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Maenchen, A. (1968). Comment on Dr Ekstein's Paper. Int. J. Psycho-Anal., 49:351-352.

(1968). International Journal of Psycho-Analysis, 49:351-352

Comment on Dr Ekstein's Paper

Anna Maenchen

Ekstein's paper addresses itself to the study of the abnormal which by its distortions and exaggerations reveals the normal from which it deviates. The borderline and the psychotic child hold the key to much of the unexplored. Ekstein's study of schizophrenic adolescents aims at the delineation of definite clinical syndromes. He contrasts omnipotentiality with omni-impotentiality. His main findings are: inability to maintain object constancy, fear of loss of the self, megalomanic fantasy goals to restore self-love and to cover up helplessness; the search for goals is a quasi-search.

I agree with his analysis of the "small promises," and I enjoyed his beautiful description of them. The primary process, he says, "does not lead to the secondary process but ends in a dead-end street." His patients "struggle for very existence," and they have only a "rudimentary mastery of reality." Theresa has only a "feeble bridge between her inner world, her delusional preoccupations and her attempts to communicate with her therapist." She does it by borrowed fantasies.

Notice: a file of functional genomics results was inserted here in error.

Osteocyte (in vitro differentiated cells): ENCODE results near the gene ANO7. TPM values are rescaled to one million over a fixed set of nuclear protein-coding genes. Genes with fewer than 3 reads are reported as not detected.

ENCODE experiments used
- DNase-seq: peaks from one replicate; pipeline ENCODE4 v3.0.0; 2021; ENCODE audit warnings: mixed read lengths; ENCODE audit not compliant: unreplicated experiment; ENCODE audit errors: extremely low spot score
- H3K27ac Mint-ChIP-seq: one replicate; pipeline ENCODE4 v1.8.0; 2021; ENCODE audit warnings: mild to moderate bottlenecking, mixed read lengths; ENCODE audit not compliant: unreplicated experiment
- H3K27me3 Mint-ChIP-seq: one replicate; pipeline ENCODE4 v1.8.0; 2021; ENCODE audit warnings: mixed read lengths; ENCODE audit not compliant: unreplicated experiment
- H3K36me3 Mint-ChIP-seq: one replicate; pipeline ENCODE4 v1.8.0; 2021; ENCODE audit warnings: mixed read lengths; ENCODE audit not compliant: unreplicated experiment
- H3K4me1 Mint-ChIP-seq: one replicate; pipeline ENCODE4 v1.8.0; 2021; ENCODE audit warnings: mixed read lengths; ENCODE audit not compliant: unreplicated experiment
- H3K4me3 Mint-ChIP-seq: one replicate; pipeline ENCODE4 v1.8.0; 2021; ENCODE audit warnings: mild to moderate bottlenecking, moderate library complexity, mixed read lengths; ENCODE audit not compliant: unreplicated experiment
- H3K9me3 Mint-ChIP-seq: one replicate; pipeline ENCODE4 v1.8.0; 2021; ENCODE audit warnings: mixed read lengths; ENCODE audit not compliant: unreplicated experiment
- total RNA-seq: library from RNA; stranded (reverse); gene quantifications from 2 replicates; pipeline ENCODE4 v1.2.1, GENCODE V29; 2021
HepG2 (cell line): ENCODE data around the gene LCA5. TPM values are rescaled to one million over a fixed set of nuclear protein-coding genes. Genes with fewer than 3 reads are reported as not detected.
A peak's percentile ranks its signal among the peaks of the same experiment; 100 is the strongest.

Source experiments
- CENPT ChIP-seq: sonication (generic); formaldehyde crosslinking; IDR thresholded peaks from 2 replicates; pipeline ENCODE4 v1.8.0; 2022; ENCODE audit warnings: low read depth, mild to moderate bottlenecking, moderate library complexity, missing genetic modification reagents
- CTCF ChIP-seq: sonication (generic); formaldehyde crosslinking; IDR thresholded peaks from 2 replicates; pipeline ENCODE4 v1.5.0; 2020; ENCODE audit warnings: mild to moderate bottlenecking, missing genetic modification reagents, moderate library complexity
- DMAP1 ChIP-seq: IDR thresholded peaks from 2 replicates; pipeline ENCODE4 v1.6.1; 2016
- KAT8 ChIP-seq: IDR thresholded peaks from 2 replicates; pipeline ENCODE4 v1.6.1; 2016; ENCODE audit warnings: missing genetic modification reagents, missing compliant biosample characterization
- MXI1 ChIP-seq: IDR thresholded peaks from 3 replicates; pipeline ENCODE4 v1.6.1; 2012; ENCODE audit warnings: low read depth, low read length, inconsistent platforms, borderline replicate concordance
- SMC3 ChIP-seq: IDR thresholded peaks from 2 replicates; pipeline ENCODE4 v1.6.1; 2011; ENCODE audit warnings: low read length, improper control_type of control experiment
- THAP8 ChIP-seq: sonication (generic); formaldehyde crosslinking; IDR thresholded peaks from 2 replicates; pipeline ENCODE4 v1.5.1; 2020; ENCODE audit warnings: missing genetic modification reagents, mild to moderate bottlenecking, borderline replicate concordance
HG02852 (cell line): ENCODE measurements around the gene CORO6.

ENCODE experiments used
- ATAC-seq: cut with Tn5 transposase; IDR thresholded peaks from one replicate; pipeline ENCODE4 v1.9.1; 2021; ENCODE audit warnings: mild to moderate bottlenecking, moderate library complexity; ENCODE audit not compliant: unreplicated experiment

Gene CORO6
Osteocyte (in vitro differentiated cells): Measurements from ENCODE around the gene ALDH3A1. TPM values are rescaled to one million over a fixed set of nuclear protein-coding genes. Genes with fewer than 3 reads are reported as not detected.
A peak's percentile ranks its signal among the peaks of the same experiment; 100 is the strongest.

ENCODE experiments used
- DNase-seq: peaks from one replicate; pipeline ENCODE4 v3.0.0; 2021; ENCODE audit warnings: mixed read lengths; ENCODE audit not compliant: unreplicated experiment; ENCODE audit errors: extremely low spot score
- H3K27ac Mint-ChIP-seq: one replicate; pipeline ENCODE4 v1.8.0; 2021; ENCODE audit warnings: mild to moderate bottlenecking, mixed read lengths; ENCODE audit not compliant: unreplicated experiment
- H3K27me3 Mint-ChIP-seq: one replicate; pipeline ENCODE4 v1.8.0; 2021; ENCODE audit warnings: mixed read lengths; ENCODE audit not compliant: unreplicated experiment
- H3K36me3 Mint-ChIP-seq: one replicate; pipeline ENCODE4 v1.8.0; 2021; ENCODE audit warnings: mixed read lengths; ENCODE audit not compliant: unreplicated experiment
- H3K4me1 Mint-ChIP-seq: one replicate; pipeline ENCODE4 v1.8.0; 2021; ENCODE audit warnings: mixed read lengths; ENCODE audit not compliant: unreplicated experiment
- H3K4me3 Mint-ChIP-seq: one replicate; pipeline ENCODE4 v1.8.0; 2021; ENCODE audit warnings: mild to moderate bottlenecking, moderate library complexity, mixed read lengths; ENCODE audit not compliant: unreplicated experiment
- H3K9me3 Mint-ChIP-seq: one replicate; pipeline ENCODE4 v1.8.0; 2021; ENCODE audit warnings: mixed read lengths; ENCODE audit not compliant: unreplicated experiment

I will restrict my remarks to the discussion of the material from the structural point of view. Though I agree with much of what Ekstein says, I would like to raise some questions. First, does, as he says, the development of the schizophrenic adolescent really parallel that of an average adolescent? The parallel exists, I think, only in the most general outlines. I fail to see a parallel between the adolescents described by Anna Freud and Ekstein's patients.

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